Institute for War and Peace Reporting | Giving Voice, Driving Change
Shia Campaign Bears Fruit
Voters in the mainly Shia south spoke with a loud voice on election day, after years of suffering in silence under Saddam Hussein’s regime.
Voter turnout in some areas neared 80 per cent, as people waited in long lines to cast their ballots. In Diwaniyah Province, electoral officials said that 77 per cent of registered voters turned out.
“The Iraqi people love freedom and this big turnout proved that,” said Saad al-Madhloom, head of the Diwaniyah branch of the Independent Electoral Commission of Iraq, IECI. He added that transportation problems kept some voters in remote areas from reaching polling sites.
Shia, who make up 60 per cent of Iraq’s population, saw the ballot as a chance to overturn decades of Sunni rule. Saddam Hussein, who favoured the minority Sunnis, led a brutal campaign of oppression against the Shia.
In the southeastern city of Kut, there were reports that Sunnis there largely defied a boycott called by the Muslim Scholars Association, and turned out widely.
“Some parties boycotted but that doesn’t mean that we should boycott as well,” said Salim Ghanim, a Sunni. “On the contrary, my family, my neighbours and I voted and we didn’t have any difficulties at all.”
Voters in Kut generally were slow to get to the polls, but voting steadily increased over the course of election day. Sometimes, entire families came to polling stations together, carrying political banners and Iraqi flags.
Several people said that they were encouraged by the security crackdown before election day. They also expressed hope that the elections will lead to peace in the country.
“How can I not participate in the rebirth of the new Iraq? Saddam has killed two of my sons,” said Salima Abbas, who leaned against the shoulder of her grandson outside a polling site.
In Babil province south of Baghdad, an overall figure at least 75 per cent of registered voters participated in the election, although turnout was noticeably lower in mainly Sunni areas.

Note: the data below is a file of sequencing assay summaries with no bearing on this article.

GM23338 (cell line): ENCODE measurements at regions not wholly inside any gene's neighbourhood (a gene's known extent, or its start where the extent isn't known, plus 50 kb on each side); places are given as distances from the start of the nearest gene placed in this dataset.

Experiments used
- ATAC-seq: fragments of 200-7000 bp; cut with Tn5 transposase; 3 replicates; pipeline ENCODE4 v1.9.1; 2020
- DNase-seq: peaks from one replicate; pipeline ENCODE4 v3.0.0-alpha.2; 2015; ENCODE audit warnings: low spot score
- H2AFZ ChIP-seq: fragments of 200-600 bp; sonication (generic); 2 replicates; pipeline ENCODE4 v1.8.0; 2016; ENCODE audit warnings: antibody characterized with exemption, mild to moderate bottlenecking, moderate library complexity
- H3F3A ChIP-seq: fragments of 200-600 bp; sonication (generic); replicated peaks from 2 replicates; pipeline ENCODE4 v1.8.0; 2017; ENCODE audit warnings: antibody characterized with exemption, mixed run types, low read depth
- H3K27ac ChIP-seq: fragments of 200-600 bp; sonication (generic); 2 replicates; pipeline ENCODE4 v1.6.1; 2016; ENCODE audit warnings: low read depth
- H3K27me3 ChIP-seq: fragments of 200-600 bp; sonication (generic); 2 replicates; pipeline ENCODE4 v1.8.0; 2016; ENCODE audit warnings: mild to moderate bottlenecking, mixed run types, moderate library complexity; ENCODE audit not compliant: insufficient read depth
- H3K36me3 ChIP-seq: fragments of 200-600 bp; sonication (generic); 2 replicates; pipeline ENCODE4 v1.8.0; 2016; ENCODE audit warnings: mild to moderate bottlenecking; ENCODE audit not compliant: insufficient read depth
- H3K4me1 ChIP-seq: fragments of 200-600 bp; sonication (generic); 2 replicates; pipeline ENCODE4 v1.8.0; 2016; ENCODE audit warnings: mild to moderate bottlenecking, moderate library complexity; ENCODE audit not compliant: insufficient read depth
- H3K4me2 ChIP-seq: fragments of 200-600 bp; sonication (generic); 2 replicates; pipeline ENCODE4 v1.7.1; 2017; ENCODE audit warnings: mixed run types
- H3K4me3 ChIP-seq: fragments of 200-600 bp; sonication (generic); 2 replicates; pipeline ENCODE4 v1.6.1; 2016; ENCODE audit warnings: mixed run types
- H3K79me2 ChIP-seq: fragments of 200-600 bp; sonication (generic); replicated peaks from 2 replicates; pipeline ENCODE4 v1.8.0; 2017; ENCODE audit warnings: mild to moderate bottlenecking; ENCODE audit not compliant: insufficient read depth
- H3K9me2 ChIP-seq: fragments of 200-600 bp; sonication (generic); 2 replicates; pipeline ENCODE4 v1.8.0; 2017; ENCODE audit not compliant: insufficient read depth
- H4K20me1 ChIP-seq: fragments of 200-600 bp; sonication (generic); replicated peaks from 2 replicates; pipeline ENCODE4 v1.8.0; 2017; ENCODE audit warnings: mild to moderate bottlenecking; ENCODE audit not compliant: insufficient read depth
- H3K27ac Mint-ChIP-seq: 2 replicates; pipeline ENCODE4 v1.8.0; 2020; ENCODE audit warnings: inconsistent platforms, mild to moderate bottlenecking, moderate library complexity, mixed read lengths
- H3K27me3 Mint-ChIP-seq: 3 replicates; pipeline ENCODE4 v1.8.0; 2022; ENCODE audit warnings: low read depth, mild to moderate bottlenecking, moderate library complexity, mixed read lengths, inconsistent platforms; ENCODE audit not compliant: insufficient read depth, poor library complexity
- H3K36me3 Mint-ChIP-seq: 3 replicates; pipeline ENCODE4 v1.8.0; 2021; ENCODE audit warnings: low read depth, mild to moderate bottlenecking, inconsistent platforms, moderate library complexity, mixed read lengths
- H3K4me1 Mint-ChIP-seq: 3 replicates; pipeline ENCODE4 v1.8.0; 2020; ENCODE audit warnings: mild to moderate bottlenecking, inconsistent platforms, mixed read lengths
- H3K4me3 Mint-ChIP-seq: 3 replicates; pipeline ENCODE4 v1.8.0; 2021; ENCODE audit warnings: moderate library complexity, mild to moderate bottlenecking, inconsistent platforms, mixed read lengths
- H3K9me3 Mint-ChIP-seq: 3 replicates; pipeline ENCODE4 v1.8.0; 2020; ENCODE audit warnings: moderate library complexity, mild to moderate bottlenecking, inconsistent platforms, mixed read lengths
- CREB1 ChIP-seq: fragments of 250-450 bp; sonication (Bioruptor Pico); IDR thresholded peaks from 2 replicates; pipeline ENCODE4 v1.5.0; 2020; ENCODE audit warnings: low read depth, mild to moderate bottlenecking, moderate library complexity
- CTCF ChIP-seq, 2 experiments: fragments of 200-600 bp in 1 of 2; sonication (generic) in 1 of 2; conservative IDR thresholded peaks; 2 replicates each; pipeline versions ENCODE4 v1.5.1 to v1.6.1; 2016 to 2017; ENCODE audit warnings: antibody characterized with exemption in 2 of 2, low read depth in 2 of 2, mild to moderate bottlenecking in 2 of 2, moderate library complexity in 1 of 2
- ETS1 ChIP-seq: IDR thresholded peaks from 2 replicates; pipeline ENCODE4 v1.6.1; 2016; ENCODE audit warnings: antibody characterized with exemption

Shatha Abbas, the assistant chief of the IECI in Babil, said that turnout was low in towns such as Jarf al-Sakhr and al-Hamiyah, but it was higher in al-Musayyab and al-Iskandariyah, hovering around 60 per cent. No polling violations were reported.
"The separation and counting of the votes and the percentages were determined with a high level of transparency, with monitors in attendance from different parties as well as a number of journalists,” said Qays Al-Hasnawi, an IECI spokesman in Babil.
Voters in Babil expressed optimism as the ballots were being counted.
"I did not expect that the elections would be conducted so wonderfully,” said Star Al-Ma'moori. “It is a success for Iraq, a success for democracy and it is a big achievement for the Iraqis."
In Basra in the south, election officials predicted that the turnout would top 80 per cent.
Bassem Ali Khanjar, director of a polling site in southern Basra, said the only problem there were delays caused by illiterate people showing up without the helpers they were supposed to bring along.
“The turnout was good, and during some hours of the day more than expected,” he said.
Ziyad al-Ujaily and Safaal Mansoor are IWPR trainee journalists in Iraq.
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